Japan’s teas are almost all green. They can be exquisite and are very different from China greens: Every aspect of Japanese tea is distinctive: tea, ritual, tea ware, farming, processing. They stand out as soft, pleasant and light but without any grassy, vegetal or bitter flavors.
Here are a few special Japanese teas. Unless you are a devotee and/or visitor to Japan, you may not recognize the powder and whisk on the left and the twigs in the middle as even being tea, or that the bowls contain some of the most refined Japanese greens.
The powder is matcha, the twigs are kukicha, and the bowl contains sencha varieties. Japan is the only major tea producer that has been able to apply mechanization across the full harvesting and processing sequence without loss of quality. That’s driven by labor and land scarcity. Avoid the cheap tea bags. They are the left-over harvest of bancha; the better leaf is refined to make sencha. Bancha is bitter and boring.
Choose your supplier carefully
Few of all the best Japan teas are exported. US and European supermarkets and grocery stores rarely display even tea bags and most tea drinkers will only have come across Japanese basic green as a side accompaniment to a restaurant meal. As well as unfamiliarity, there are good reasons not to buy Japanese teas, almost all of which are greens:
They are hard to shop for: Suppliers are relatively scarce; so many varieties, names, styles; senchas that look the same and are very different; unusual additions, not additives, to the finished tea, including popped rice and seaweed.
Brewing is a challenge: They almost all require lower temperatures and shorter times – 1-2 minutes – than other greens. Get this wrong and they can be undrinkable.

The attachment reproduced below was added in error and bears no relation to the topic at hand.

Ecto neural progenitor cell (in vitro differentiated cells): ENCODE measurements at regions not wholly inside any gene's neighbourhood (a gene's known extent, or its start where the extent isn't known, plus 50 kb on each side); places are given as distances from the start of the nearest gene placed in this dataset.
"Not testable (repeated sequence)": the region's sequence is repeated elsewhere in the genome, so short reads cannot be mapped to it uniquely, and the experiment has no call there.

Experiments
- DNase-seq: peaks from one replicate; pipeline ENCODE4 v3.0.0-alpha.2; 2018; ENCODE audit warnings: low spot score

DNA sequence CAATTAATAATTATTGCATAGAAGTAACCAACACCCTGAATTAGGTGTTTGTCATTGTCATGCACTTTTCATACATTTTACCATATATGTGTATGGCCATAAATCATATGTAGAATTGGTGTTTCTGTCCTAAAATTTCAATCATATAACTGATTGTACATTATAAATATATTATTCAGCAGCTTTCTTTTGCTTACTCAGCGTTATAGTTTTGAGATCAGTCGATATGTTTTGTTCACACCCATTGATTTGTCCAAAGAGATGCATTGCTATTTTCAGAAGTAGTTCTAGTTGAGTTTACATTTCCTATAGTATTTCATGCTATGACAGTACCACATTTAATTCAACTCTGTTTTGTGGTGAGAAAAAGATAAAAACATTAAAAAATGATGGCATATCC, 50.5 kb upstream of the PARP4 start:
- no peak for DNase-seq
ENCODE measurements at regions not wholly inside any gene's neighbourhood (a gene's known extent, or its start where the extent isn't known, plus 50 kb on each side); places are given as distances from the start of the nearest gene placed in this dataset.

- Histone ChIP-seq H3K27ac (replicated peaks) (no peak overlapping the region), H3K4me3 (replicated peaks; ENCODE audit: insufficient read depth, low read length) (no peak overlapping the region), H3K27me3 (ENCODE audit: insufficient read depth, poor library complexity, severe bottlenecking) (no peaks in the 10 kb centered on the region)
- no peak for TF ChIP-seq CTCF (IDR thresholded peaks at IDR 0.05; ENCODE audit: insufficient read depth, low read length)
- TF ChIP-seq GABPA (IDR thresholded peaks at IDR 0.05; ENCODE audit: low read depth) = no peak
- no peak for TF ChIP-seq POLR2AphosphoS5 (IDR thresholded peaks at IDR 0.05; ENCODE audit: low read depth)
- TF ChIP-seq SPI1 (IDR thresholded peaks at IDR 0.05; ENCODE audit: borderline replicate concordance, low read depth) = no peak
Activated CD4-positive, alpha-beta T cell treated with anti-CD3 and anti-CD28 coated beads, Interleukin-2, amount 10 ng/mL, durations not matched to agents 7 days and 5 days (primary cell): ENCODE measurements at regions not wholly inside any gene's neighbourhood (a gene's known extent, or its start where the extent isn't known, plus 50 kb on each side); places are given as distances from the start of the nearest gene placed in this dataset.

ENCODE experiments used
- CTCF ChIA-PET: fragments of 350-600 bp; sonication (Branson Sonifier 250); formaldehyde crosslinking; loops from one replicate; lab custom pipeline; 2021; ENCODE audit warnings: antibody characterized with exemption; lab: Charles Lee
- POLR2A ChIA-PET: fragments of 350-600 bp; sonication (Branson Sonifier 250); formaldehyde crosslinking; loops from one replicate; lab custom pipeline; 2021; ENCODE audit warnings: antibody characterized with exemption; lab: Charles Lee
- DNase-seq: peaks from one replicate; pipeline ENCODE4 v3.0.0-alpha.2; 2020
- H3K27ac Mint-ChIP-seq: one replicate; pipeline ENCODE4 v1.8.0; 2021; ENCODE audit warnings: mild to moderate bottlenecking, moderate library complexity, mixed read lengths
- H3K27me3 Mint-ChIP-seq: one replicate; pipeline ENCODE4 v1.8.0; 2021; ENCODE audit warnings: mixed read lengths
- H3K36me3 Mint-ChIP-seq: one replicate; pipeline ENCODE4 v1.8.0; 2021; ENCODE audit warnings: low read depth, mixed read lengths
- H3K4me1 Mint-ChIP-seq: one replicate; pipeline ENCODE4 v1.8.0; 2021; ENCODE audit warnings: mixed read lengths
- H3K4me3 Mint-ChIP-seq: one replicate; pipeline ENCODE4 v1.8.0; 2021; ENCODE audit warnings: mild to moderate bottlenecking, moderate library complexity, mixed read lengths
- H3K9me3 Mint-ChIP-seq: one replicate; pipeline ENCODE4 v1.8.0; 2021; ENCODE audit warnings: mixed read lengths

They go stale quickly: Five-day-old sushi? Not exactly a delicacy and not the most fun way to get food poisoning. Japanese teas are noted for their freshness. Suppliers ship them in vacuum packs or well-sealed laminated envelopes. Once opened they lose their extra zip and quickly get flat.
Three teas to try
Those are the negatives. The positives are that they can be so, so flavorful and subtle. Try just three of the many options, ones that are soft, pleasant and light but without any grassy, vegetal or bitter flavors, that are easy to brew, and in the mid-price range, about what you’d pay for a price range. These ones are very approachable and may well motivate you to try more exotic others: Uji sencha, one of the best of the many regional varieties of the main Japanese green tea; houjicha, a soft and smooth tea that is particularly suited to a relaxing pre-sleep drink; and kukicha, a truly eccentric’s notion of tea: it’s made from twigs but has a wholly tea flavor and aroma that are very satisfying.
They make an excellent contrast with the China greens discussed above. You may well find that they become an anchor taste for your choice of lighter teas. The main challenge is that they demand careful brewing: about half the time of other greens.
The central focus in Japanese tea making has been to produce an aromatic, almost scented drink. This makes freshness so essential. The aormas fade first. Senchas and gyokuro lose their expansive flavor more quickly than other teas. The delicacy of the steaming and shaping create a leaf that is vulnerable to higher temperatures and overlong steeping. You must decide if they are worth the effort.